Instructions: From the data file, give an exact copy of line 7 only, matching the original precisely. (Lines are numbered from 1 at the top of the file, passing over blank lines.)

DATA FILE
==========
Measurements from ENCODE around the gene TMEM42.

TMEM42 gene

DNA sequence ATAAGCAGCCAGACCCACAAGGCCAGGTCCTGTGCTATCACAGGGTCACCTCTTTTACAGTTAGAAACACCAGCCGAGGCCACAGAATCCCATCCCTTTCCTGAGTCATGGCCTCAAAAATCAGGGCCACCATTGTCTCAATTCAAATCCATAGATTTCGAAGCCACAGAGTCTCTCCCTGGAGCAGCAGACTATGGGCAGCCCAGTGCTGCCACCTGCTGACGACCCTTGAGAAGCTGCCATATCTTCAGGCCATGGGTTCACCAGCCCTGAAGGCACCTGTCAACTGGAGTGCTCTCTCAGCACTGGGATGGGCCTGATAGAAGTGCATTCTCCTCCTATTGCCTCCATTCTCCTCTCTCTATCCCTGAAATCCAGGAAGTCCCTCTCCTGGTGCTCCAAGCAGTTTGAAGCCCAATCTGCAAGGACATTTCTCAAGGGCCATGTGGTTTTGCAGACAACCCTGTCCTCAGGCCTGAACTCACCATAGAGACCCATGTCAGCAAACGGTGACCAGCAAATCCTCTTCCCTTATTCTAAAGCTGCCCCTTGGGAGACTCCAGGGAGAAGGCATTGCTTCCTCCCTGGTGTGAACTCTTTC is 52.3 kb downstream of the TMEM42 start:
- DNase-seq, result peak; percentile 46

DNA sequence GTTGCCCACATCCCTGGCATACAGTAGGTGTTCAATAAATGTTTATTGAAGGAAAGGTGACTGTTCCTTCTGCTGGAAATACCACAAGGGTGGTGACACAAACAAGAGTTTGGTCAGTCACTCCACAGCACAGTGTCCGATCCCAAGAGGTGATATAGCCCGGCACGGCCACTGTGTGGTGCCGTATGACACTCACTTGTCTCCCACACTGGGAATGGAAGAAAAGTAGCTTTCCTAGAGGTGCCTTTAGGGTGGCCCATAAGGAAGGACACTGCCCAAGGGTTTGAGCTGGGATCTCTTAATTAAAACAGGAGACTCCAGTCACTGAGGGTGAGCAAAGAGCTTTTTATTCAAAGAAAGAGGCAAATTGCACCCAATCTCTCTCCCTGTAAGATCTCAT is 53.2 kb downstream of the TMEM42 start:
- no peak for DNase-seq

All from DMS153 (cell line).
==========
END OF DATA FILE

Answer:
All from DMS153 (cell line).